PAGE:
Bioshock - Not a fan. Yes, the water looks pretty. And yes, I understand it's a more detailed story than most FPSs try to tell, but it still leaves me cold. Usually I'll dig through to the end of a game's story even if I have to jack the difficulty down to easy or turn on god mode so I can blow through annoying bits, but even then I couldn't be bothered to dig through Bioshock. And this really comes down to two things:

A) The combat sucks. It's a whole host of things from poor weapon accuracy, to spastic enemy movement, to high enemy health and low weapon/spell damage, all on top of ammo conservation concerns. I have the feeling that the developers want me to use combos of weapons and plasmids on every enemy to make things tolerable, which I might have been open-minded about if they hadn't thrown some many random cannon-fodder enemies in, and hadn't omitted a Last Weapon Quickswitch button that's now essentially mandatory for FPS games.

B) I hate everyone. Everyone I felt even mild sympathy for turns out either not to exist, or nailed to a wall. Yes the eventual meeting with Ryan is somewhat impressive, but at the end of the day it doesn't matter when I as a player don't care whether or not all of Rapture sinks into the sea and implodes, taking my character with it. Developers need to learn that simply looking out of a characters PoV for the entirity of a game doesn't buy them empathy, especially when we haven't seen anything from that PoV to induce it (including the, admittedly demanded by the storyline, paper thin protagonist backstory). Slaughtering hordes of faceless flapper beasties just isn't a significant bonding experience.

Mass Effect - Much much better than I expected. This is apparantly where all the talent that I'd expected in NWN2 went, and in the end I'm not unhappy, as I'd rather have one stupidly good space opera RPG than yet another fantasy rpg. Naked space booty is just an added bonus. The combat took me a little getting used to, but I did really enjoy it once I got into it. It's a fairly linear experience, the sidequests are very much sidequests. But frankly non-linear storylines are overrated, especially in RPGs, where I suspect a well written linear experience is much more preferable to a game that lets you explore it's mediocrity in whatever order you prefer (especially since I find most games whose storyline is the draw equally boring to replay regardless of linearity, so non-linear games simply make me feel like I've payed for content I haven't seen because one playthrough doesn't get through all of the story). I'd also like to point out the final assault on the Citadel as a good example of imaginitevely using the setting (lets have the them fight up the side of a building!) to seem like you're doing something different with out actually having to build anything new (other than some textures). Unfortunately now I'm left waiting for the sequel. /pout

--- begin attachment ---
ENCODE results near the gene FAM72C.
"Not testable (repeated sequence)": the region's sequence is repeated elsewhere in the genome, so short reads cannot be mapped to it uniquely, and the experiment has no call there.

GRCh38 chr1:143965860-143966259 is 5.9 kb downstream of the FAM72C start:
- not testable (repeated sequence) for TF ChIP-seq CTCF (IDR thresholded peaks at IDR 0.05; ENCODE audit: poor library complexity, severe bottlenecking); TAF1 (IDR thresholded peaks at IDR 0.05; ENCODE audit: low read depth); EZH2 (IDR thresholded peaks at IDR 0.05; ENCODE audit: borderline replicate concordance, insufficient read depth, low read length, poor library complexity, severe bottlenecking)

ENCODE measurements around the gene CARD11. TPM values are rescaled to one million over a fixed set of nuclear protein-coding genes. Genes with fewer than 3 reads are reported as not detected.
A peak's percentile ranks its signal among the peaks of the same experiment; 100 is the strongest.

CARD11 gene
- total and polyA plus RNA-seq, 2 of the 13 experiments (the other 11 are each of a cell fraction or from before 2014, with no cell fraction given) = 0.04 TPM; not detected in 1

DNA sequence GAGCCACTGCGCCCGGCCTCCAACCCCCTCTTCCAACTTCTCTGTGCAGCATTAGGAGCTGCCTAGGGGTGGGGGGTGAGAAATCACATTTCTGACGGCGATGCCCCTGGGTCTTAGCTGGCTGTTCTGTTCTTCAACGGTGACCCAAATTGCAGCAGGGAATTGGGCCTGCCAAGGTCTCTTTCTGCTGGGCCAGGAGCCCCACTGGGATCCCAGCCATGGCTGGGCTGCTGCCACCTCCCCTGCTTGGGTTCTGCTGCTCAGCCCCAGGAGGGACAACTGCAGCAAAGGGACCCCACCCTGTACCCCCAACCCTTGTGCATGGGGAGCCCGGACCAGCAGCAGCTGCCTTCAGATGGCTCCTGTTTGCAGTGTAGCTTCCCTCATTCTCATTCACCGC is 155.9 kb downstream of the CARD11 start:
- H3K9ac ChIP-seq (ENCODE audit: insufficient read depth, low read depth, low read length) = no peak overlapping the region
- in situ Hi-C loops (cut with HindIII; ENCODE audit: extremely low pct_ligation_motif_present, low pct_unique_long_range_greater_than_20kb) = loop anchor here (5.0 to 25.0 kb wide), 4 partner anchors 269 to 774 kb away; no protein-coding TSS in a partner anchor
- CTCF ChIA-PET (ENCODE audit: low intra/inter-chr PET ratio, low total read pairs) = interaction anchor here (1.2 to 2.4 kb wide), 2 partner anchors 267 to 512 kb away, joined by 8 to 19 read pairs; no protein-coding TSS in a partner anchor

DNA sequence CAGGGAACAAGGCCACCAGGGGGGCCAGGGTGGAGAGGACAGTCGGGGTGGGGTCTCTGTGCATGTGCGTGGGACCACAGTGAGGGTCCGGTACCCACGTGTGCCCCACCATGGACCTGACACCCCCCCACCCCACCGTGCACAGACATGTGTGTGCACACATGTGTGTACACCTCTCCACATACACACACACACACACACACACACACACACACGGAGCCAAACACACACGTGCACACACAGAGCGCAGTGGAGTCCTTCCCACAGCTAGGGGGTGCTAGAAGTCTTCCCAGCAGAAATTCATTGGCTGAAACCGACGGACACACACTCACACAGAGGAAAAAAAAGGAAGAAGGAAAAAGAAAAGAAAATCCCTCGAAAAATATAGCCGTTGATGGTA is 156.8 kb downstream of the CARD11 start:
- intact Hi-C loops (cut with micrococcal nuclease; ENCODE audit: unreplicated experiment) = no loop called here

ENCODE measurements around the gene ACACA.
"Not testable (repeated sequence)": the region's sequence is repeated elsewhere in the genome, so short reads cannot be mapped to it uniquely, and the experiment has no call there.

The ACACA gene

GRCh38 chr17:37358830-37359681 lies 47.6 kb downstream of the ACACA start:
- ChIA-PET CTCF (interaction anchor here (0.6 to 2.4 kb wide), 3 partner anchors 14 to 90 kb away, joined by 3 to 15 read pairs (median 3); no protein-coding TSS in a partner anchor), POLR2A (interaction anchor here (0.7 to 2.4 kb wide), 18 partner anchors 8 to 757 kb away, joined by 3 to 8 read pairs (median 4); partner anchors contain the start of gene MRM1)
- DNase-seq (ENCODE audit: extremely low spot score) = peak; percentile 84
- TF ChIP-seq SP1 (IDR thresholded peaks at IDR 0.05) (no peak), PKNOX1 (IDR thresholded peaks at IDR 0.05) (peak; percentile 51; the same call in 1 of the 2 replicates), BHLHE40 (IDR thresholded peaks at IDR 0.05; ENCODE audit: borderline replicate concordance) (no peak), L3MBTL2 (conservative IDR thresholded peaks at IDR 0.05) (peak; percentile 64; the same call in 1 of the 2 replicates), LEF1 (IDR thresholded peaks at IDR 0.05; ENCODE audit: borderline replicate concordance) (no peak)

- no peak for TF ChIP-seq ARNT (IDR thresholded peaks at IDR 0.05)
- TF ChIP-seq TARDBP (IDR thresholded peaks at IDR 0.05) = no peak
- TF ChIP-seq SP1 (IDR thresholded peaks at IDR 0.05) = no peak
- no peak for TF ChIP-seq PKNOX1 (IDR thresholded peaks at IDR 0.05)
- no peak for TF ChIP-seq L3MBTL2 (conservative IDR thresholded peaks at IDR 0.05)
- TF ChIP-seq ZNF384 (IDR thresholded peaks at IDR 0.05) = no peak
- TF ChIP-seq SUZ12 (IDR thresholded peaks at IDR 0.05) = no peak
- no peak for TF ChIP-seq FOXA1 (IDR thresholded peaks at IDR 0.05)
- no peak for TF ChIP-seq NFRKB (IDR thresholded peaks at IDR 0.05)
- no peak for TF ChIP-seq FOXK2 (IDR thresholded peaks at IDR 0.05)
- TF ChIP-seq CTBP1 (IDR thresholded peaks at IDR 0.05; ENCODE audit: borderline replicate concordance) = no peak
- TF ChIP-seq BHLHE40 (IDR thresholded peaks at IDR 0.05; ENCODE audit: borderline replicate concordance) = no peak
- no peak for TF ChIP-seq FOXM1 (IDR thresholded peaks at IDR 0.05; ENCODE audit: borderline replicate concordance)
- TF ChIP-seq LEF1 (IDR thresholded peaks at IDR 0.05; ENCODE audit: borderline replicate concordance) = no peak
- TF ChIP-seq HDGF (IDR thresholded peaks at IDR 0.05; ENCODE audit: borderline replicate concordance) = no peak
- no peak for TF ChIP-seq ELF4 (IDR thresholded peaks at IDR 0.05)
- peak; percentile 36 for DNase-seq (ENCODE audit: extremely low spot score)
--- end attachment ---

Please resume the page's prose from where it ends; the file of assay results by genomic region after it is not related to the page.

Halo 2 - I've finally figured out what it is about the Halo series that does it for me: music, and voice acting. Because really, it's kind of a mediocre shooter, probably a bit better when it first came out, but the fight mechanics don't change drastically in the series. It's still the same old-school unrealistic (read: enemies can require many shots to kill) shooter at the end of the day. The combat is so-so, and most of the levels are very very repetitive. You could probably slice out 50-60% of every map (the copy/pasted bits) and end up with a much tighter experience (which is essentially what CoD4 did, same focus on story but with much shorter walks between epic setpieces).